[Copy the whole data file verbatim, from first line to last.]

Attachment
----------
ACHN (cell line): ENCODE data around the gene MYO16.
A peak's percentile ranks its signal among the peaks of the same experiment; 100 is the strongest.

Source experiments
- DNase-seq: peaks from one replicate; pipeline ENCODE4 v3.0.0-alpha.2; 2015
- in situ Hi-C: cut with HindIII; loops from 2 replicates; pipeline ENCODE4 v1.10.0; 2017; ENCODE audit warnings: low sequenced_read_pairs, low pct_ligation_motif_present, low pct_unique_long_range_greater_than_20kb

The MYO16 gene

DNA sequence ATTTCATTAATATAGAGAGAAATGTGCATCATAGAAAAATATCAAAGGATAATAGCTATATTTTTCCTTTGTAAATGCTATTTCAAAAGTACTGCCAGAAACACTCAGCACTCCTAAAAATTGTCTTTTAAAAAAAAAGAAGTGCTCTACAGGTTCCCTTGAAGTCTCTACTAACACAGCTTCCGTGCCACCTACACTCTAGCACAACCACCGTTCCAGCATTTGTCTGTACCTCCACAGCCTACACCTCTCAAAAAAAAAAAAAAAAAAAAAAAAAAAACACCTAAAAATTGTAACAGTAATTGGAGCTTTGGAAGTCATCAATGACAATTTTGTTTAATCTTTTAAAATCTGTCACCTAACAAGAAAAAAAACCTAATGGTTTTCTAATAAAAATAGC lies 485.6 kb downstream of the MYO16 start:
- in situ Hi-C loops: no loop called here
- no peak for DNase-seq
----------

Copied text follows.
ACHN (cell line): ENCODE data around the gene MYO16.
A peak's percentile ranks its signal among the peaks of the same experiment; 100 is the strongest.

Source experiments
- DNase-seq: peaks from one replicate; pipeline ENCODE4 v3.0.0-alpha.2; 2015
- in situ Hi-C: cut with HindIII; loops from 2 replicates; pipeline ENCODE4 v1.10.0; 2017; ENCODE audit warnings: low sequenced_read_pairs, low pct_ligation_motif_present, low pct_unique_long_range_greater_than_20kb

The MYO16 gene

DNA sequence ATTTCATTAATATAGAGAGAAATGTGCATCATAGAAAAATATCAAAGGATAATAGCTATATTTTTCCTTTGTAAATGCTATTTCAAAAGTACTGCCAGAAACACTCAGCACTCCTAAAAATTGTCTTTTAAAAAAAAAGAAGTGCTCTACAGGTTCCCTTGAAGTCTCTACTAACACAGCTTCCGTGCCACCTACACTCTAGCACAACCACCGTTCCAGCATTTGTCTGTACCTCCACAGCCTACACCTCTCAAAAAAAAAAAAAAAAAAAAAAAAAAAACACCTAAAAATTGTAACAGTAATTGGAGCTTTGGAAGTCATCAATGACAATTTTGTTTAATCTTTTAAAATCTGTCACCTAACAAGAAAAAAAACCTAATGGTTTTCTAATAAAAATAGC lies 485.6 kb downstream of the MYO16 start:
- in situ Hi-C loops: no loop called here
- no peak for DNase-seq